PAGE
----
The Amazing RAGDOLL..... The origins and development of the Ragdoll breed is difficult to establish and is somewhat shrouded in myths. Nonetheless, there are certain things that we do know for sure.
Ragdolls were established in the early 1960s by a woman in Riverside, California named Ann Baker. The first Ragdoll cat was a Persian mix that was struck by an automobile,she was named Josephine. Josephine is believed to have belonged to one of Ann Baker’s neighbors.
Josephine had a litter of kittens and Ann Baker noticed these kittens were larger and seemed friendlier than other cats. On one account, Ann Baker attributed the characteristics to the car accident Josephine was involved in. Ann Baker was known to make many claims regarding the origins or her cats.
Ragdoll Creator Ann Baker holding Fugianna a seal bicolor. She was the foundational Ragdoll for the light side.
This may or may not be Josephine. Ann has written on the back of this picture Josephine(above)
Josephine’s offspring inspired Ann Baker to start breeding Ragdoll cats. She acquired one of Josephine’s kittens, a female named Buckwheat, and quickly registered her with the National Cat Fanciers Association (NCFA) in 1963. Ann Baker began breeding Buckwheat with a Birman cat to produce a seal point kitten with white feet named Daddy Warbucks. Daddy Warbucks is attributed with being the father of the Ragdoll cat breed.
Daddy Warbucks the foundation male for the Ragdoll Breed. He had a white blaze and a white tail tip, still seen in many of our Ragdolls today (above)
Buckwheat was the foundation female for the dark side of the Ragdoll Breed. With her are Tiki & Kyoto. (above)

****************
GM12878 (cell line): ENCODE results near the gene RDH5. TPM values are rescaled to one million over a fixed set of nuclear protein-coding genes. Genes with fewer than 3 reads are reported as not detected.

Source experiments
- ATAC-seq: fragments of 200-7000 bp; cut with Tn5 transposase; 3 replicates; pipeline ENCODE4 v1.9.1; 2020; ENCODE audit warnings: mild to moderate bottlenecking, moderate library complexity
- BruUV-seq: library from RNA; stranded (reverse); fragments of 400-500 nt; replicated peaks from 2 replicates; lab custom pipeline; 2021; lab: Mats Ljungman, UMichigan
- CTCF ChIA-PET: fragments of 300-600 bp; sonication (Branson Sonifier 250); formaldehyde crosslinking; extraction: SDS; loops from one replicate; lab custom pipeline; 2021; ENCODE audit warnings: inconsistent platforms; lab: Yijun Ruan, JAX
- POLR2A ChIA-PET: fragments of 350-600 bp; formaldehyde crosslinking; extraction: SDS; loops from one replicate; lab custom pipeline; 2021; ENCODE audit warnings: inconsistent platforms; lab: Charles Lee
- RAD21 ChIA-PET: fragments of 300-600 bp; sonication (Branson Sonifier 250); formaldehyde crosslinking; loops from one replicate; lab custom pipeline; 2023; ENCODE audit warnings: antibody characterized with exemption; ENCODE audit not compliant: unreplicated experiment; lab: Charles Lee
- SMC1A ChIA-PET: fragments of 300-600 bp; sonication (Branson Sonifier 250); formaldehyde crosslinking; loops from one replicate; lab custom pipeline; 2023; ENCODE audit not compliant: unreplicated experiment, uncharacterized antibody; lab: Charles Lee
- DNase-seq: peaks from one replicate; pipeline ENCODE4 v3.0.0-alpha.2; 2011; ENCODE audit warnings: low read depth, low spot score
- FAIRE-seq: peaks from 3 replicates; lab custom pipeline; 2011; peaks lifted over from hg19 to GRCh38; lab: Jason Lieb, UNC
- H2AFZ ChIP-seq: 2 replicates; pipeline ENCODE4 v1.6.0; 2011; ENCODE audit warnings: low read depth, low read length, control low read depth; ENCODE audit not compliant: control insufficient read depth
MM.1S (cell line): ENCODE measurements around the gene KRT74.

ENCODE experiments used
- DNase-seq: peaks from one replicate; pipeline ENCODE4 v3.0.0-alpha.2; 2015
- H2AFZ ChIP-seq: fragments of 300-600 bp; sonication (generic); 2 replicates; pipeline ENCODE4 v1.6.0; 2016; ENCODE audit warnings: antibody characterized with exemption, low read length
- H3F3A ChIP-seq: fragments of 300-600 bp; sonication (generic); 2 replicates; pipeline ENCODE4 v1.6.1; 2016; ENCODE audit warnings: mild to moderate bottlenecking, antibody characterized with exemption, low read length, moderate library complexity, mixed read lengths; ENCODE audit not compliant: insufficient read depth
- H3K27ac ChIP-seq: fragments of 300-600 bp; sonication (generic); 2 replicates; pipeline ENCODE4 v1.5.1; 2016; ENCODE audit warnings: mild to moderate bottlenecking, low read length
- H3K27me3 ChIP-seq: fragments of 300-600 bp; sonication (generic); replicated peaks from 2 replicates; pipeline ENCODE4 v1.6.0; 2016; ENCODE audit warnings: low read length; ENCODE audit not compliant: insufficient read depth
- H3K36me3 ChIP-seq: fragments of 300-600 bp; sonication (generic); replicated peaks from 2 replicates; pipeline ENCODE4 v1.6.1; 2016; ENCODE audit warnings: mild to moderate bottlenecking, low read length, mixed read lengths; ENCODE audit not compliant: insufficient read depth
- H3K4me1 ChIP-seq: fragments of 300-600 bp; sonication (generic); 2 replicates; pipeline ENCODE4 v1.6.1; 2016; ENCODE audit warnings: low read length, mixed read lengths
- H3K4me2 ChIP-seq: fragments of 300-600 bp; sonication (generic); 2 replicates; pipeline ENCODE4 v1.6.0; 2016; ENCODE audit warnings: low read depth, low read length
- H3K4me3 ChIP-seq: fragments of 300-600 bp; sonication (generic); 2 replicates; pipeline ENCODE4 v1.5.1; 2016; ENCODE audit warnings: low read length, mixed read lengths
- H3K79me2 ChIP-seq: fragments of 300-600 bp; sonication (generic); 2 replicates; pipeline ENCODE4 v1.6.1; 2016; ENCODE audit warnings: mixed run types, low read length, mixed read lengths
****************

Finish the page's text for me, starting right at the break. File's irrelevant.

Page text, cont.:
Ann Baker began breeding Ragdolls from Daddy Warbucks and established her own cat registry in 1971 called the International Ragdoll Cat Association. Ann Baker went on to trademark the name “Radgoll” and required anyone breeding the cats to pay royalties for the use of the name. She stated there are five differences between Ragdolls and other cats.
Ann Bakers cattery where it all began in 1963. This is the birthplace where the Ragdoll breed began. The home of Daddy Warbucks, Fugianna and Buckwheat.
Early Blossom-time Ragdolls. Mitted- PIP, Born 2/19/71 Bicolor-FLOPPY, Born 8/23/67 Colour Point -PHIL, Born in 1972 (above)
This is Raggedy Ann Kyoto in all his glory. He would replace Daddy Warbucks as Ann's top stud. (above)
Ann Baker's breeding program consisted of a handful of breeders contracted under her. She was paid a royalty fee for every kitten sold.
The breeders once loyal to her were now having doubts about how to develop the breed without losing the integrity that these wonderful cats deserve. Because of this, several breeders broke off from Ann Baker and continued breeding Ragdolls for what they are - highly affectionate companions - with a lot of love to share with humans.
Denny Dayton (pictured on the right) was an instrumental figure in the history & development of the breed. After he broke away from Ann Baker, he fought hard to make the breed legitimate and acceptable by cat fanciers' standards. Dayton succeeded and in 1967, the Ragdoll breed was first recognized in the United States.
Dayton is the originator of RFCI (Ragdoll Fanciers Club International) the most reputable and highly respected Ragdoll cat registry in the world. Dayton also worked very hard to get the breed recognized by TICA
In 1971, Baker created her own cat registry & association known as IRCA (International Ragdoll Cat Association).
In December 1975 Ann Baker had the name "Ragdoll" patented for the first time. The patent is valid until the year 2005, and allows only IRCA breeders to use the name.
The Daytons and the other breeders, however, did not feel that the restrictions placed upon the use of the name applied to them because they had purchased their cats prior to the time of the patent.
Ann Baker has since passed away. She will be remembered for her persistent battle to promote the breed - although many of the methods she used in doing so remain questionable. But Ann Baker's most remarkable achievement was giving us the Ragdoll breed. There is no debate about that anywhere!
Today there are over 500 breeders worldwide and the Ragdoll breed stands on solid ground, despite its controversial early years and development.
The above facts are from The Ragdolls Fanciers Club International www.rfci.org